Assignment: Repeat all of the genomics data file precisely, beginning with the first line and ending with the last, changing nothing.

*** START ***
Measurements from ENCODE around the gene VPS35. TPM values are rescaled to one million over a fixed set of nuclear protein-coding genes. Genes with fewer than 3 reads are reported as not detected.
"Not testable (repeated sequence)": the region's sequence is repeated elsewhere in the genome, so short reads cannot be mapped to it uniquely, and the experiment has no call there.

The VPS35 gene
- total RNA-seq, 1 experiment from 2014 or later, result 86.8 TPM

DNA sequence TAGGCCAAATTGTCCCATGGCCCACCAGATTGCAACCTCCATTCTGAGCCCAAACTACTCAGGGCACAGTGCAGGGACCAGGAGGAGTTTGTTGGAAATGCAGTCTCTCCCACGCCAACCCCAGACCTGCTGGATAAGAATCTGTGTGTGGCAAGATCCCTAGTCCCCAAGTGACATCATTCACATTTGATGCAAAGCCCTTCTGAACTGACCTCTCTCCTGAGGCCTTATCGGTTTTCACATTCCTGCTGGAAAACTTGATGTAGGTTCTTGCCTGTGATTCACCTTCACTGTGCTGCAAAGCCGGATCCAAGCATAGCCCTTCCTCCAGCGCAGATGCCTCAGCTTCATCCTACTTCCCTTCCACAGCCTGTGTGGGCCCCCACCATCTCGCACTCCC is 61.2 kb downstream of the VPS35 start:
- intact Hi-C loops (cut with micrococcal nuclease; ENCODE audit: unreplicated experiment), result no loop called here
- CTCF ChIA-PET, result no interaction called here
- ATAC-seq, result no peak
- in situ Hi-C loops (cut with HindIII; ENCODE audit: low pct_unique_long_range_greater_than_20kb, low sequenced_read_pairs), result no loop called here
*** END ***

Measurements from ENCODE around the gene VPS35. TPM values are rescaled to one million over a fixed set of nuclear protein-coding genes. Genes with fewer than 3 reads are reported as not detected.
"Not testable (repeated sequence)": the region's sequence is repeated elsewhere in the genome, so short reads cannot be mapped to it uniquely, and the experiment has no call there.

The VPS35 gene
- total RNA-seq, 1 experiment from 2014 or later, result 86.8 TPM

DNA sequence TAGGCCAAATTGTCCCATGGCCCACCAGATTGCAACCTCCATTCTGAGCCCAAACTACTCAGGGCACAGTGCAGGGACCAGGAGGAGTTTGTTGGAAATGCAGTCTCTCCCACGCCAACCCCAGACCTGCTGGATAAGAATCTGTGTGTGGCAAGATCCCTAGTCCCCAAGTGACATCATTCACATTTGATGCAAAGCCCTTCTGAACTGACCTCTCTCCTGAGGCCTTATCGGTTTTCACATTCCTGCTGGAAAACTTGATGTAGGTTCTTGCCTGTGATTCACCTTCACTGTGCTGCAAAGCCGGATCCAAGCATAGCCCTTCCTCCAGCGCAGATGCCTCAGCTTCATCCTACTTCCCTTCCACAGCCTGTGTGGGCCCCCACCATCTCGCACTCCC is 61.2 kb downstream of the VPS35 start:
- intact Hi-C loops (cut with micrococcal nuclease; ENCODE audit: unreplicated experiment), result no loop called here
- CTCF ChIA-PET, result no interaction called here
- ATAC-seq, result no peak
- in situ Hi-C loops (cut with HindIII; ENCODE audit: low pct_unique_long_range_greater_than_20kb, low sequenced_read_pairs), result no loop called here